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Talent Acquisition – It’s Personal

Any organisation is only as strong as its people and their engagement. Within the financial services sector, the quality of talent within a business correlates directly with commercial success. However, rapid advances in areas such as technology and legislation mean that retail banks, insurance firms and other financial services institutions are now not only competing with each other for first class skills and expertise, but also contiguous sectors – and many are not winning the ‘war for talent’.

Vanessa Byrnes

Vanessa Byrnes

The problem for many major players in this sector is that they spent too many years not having to keep up with the very latest thinking in talent acquisition. The reason for this was very high levels of profitability meant most recruitment challenges could be tackled with money, rather than spending time evaluating the issues at their core and determining thoughtful solutions.

Then, in 2008, Lehman Brothers declared bankruptcy and the cosy world of financial services fell off a cliff. No longer was this a sector that was a logical ‘go to’ destination for the brightest and best. Instead it became a tarnished brand.

Since then, financial institutions of all shapes, sizes and specialisations have been playing catch-up with some impressive results. Many retail banks, for example, have worked hard and invested heavily in shaping more attractive (and realistic) employer brands. But, what few have effectively grasped is that developing a strong, over-arching proposition is no longer enough to compete effectively for the best talent. Now what counts is tailoring your messaging so that it becomes closely targeted, individual and personal.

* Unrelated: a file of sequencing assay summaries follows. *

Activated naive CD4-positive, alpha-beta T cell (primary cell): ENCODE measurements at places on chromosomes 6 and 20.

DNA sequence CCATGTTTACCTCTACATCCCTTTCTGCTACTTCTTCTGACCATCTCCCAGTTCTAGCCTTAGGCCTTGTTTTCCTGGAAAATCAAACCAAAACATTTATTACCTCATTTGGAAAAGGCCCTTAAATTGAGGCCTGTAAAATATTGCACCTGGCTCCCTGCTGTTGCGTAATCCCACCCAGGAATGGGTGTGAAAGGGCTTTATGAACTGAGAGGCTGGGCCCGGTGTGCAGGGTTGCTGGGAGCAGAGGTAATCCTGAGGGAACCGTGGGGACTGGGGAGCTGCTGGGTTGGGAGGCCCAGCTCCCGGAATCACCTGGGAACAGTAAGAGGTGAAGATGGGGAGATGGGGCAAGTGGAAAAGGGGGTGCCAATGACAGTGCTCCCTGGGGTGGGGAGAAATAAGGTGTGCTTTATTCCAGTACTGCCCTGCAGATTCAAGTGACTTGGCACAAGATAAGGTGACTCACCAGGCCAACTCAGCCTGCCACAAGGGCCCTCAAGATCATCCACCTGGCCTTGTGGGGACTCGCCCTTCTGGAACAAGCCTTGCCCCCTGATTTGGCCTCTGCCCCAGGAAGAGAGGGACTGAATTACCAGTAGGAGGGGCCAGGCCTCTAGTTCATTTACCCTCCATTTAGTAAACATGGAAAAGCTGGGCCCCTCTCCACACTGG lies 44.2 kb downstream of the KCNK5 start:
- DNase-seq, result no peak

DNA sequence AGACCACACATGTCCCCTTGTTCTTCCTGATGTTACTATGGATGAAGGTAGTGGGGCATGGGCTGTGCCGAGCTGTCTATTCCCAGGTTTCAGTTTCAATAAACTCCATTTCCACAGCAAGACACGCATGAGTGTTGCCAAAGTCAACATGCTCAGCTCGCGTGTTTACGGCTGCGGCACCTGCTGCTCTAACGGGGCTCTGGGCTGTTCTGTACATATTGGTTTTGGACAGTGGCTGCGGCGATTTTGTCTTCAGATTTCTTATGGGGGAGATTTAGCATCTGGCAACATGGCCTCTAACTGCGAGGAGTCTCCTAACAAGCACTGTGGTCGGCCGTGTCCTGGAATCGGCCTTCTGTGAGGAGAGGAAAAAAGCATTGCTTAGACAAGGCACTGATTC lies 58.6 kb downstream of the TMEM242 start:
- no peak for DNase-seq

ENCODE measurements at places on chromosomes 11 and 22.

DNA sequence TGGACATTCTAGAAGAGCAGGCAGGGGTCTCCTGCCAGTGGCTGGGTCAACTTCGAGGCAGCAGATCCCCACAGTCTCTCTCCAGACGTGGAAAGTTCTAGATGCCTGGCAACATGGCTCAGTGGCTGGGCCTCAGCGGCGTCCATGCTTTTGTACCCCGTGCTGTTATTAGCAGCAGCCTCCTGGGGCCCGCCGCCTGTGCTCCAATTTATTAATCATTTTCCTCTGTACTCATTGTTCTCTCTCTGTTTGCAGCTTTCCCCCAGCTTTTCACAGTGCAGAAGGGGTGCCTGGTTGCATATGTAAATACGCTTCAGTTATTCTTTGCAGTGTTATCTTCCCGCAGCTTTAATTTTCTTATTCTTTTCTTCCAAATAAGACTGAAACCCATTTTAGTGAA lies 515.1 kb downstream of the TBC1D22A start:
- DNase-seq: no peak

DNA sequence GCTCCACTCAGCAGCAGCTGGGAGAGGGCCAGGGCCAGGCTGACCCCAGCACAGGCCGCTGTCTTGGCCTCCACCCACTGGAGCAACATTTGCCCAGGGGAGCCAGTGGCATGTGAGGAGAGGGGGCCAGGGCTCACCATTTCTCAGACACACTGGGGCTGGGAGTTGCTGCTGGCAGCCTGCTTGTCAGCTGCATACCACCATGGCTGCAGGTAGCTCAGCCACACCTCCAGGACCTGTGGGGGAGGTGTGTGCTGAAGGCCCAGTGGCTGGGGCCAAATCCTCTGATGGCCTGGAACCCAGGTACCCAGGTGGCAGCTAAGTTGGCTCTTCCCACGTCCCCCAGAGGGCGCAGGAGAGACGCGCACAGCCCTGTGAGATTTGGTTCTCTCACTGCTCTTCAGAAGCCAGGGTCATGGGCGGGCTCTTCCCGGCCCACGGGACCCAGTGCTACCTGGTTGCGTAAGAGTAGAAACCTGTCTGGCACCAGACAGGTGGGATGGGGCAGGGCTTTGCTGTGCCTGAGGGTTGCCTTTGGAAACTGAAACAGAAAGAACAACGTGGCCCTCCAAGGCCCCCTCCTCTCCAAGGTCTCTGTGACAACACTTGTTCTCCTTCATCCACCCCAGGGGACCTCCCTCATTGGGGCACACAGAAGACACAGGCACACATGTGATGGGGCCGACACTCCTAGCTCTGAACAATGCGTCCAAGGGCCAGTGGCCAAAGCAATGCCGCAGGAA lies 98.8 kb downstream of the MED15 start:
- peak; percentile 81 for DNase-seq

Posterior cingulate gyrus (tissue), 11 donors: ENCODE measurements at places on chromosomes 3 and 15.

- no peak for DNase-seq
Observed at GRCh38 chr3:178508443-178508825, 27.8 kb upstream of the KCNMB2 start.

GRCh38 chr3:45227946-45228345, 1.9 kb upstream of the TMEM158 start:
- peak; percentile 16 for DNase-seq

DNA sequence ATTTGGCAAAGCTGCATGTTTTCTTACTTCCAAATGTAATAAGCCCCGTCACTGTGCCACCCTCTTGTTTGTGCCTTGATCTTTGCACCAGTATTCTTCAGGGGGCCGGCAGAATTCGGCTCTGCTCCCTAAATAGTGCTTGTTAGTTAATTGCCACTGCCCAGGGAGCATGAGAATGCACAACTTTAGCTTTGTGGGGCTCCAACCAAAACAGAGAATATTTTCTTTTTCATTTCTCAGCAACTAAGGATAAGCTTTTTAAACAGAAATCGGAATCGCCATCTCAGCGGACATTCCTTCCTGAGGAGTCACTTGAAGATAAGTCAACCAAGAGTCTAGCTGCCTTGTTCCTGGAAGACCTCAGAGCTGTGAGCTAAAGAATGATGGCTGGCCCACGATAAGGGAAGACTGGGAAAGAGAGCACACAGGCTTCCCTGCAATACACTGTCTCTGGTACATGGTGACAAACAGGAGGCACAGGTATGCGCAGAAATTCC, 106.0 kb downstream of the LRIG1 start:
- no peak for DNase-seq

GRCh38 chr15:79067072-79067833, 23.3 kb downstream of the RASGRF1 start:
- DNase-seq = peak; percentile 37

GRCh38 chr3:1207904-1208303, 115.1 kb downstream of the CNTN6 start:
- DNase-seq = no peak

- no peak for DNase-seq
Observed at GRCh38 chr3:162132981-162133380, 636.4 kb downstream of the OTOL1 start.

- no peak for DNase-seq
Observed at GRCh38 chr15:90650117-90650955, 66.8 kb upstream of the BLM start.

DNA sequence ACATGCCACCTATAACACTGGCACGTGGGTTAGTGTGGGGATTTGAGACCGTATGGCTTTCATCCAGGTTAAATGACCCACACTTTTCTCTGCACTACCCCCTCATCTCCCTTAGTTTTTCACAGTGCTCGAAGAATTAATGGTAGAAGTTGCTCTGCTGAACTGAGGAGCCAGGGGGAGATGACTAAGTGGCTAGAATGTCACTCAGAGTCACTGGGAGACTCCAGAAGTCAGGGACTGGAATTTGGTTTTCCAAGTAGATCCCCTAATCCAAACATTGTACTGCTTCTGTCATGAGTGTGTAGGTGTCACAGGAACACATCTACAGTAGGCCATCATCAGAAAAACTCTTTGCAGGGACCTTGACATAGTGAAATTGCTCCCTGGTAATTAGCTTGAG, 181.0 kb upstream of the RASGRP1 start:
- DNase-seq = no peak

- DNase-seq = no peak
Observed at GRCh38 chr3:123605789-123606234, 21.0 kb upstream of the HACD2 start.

Jobseekers are also consumers and, as such, they now demand a candidate experience which is on par with the consumer service they have come to expect from big brands such as Amazon and EBay. The internet giant’s pioneering work in the use of big data has created a customer experience that at least feels highly personalised – even if it’s not in reality. And as this has spilled out to the rest of the retail environment we have come to expect a similar level of personalisation in all our dealings with the corporate interface – a consumer grade experience.

Yet too many financial services firms still speak to all of their prospective employees, irrespective of background, skills, specialisation, readiness for a job move, etc., with the same voice, wondering why they find it so hard to recruit in such competitive fields as digital innovation, forensic accounting and risk analysis?

So what can be done?

Although it may seem a daunting task to strategically segment target candidates, our experience suggests that tangible progress can be made by focusing on a relatively small set of steps: